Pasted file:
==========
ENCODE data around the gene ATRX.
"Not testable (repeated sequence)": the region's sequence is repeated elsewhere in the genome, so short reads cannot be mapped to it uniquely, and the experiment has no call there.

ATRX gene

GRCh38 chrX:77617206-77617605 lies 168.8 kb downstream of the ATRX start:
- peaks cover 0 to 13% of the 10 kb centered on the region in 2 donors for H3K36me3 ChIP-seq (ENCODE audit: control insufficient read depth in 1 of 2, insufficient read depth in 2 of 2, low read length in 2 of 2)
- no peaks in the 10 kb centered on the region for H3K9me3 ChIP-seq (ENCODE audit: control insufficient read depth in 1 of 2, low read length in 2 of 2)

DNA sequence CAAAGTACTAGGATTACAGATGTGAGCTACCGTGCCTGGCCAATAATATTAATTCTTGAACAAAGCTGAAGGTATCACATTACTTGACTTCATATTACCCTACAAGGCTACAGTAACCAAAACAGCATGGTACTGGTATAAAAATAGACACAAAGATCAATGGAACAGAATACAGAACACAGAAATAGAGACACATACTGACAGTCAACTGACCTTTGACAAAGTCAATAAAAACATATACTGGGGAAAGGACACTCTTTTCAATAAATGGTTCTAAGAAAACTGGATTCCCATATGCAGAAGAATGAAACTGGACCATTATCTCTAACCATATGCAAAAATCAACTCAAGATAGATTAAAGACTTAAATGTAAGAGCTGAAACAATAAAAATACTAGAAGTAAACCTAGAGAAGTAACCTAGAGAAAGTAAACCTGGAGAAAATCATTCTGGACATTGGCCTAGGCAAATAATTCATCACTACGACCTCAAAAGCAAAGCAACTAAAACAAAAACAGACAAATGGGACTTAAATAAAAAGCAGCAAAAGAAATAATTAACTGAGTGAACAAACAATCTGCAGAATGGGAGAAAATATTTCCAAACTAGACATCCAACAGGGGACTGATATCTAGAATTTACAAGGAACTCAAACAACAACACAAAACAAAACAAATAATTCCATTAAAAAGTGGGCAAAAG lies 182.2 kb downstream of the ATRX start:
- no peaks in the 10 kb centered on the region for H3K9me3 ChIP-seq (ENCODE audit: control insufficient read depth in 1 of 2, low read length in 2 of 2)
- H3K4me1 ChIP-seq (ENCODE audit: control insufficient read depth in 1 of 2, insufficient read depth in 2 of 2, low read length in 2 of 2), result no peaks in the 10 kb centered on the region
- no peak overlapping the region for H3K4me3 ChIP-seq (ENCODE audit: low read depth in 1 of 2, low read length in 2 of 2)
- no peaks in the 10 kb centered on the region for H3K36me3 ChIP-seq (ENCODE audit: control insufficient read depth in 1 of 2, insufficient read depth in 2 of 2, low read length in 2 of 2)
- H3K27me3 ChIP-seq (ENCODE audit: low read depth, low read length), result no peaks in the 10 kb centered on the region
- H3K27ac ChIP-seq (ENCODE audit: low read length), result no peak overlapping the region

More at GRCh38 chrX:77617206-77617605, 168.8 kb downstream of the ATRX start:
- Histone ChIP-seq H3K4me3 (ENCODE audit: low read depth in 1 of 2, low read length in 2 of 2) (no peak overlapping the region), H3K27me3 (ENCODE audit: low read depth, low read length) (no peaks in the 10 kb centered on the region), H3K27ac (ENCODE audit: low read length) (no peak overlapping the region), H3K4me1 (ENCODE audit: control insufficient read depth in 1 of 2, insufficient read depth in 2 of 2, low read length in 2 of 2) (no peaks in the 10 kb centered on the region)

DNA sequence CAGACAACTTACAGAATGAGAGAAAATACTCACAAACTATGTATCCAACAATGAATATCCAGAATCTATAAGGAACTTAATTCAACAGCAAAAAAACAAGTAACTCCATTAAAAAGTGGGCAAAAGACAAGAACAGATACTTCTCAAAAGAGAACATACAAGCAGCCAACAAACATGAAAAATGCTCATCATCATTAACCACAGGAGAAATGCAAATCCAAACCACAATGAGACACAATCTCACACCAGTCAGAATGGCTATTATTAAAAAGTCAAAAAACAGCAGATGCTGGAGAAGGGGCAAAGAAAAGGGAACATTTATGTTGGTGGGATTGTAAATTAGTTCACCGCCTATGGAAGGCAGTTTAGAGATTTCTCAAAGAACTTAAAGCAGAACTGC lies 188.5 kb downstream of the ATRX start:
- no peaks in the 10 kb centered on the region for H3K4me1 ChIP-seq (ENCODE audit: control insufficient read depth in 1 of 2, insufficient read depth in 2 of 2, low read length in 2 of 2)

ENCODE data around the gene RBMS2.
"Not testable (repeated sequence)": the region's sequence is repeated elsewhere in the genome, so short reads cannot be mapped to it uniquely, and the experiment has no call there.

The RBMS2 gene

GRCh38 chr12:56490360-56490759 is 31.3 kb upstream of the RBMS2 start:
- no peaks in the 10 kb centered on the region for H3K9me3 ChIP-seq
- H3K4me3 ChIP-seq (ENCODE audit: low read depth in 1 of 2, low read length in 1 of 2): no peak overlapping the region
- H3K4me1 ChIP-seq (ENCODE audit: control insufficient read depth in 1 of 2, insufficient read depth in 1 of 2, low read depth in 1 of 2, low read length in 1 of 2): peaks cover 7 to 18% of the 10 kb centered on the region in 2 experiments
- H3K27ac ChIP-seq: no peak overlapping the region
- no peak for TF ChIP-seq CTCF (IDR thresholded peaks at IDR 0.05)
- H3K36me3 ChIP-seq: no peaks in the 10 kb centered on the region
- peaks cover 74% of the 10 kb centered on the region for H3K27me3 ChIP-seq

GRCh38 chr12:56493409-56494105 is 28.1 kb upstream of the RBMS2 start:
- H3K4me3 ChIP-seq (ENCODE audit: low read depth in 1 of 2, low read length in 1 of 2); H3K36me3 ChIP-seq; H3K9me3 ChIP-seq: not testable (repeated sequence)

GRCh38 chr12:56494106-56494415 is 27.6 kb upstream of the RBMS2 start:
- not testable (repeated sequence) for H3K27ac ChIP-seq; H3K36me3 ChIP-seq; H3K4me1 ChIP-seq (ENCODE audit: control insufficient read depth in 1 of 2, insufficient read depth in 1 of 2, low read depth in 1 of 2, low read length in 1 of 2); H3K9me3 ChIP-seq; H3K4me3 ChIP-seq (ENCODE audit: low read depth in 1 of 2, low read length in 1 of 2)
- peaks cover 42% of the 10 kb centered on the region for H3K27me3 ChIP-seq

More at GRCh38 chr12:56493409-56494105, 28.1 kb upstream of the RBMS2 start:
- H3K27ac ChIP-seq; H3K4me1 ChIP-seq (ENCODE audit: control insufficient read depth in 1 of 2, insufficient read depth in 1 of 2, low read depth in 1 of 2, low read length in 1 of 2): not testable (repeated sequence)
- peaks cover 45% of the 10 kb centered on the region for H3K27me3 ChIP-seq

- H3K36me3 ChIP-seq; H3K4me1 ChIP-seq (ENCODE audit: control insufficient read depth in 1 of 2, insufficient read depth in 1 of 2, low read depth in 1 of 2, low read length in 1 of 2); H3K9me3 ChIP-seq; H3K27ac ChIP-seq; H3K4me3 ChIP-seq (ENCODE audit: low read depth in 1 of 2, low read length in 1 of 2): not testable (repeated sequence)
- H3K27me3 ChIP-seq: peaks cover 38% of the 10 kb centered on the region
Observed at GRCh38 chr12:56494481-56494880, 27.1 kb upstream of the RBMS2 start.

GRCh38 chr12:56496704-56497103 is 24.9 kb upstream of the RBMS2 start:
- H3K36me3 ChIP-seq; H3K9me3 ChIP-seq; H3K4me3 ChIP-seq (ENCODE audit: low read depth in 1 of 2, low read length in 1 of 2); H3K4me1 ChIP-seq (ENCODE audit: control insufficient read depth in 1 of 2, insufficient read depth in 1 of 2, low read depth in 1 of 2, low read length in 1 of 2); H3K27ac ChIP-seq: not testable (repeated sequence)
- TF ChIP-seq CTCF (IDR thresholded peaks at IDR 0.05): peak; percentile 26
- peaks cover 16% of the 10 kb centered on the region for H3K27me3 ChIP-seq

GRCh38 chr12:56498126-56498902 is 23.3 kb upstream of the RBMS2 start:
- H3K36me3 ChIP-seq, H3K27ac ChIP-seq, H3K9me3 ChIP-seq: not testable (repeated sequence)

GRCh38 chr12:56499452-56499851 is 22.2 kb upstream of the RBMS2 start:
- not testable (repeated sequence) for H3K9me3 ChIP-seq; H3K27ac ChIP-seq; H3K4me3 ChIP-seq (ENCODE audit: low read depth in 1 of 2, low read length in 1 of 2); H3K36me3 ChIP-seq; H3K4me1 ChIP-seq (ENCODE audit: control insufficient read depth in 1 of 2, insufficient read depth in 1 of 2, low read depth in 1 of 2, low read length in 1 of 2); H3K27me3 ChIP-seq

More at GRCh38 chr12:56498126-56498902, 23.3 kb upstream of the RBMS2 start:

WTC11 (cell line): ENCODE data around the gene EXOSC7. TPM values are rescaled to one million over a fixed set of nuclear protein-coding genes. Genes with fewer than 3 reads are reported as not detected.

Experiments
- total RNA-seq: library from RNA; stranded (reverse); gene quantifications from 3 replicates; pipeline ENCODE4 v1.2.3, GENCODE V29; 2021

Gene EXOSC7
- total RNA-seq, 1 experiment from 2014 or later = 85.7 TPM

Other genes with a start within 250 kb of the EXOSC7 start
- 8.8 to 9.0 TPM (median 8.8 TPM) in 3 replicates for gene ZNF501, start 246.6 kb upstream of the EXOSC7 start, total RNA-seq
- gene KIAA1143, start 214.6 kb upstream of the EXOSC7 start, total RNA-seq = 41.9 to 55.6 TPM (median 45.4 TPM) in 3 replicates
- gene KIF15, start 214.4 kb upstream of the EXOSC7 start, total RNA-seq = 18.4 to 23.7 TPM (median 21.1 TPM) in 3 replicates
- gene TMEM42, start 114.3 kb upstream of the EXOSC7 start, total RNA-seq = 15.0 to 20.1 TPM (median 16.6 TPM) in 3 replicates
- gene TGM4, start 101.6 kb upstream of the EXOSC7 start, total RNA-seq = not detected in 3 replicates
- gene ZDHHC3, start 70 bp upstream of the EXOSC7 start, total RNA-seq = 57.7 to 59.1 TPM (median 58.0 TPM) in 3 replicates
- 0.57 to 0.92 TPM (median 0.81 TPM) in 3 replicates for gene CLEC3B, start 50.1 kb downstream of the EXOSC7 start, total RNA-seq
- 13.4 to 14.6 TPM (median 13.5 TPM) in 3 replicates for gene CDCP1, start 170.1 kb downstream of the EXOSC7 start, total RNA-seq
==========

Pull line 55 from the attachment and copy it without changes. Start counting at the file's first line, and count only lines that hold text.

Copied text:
- 8.8 to 9.0 TPM (median 8.8 TPM) in 3 replicates for gene ZNF501, start 246.6 kb upstream of the EXOSC7 start, total RNA-seq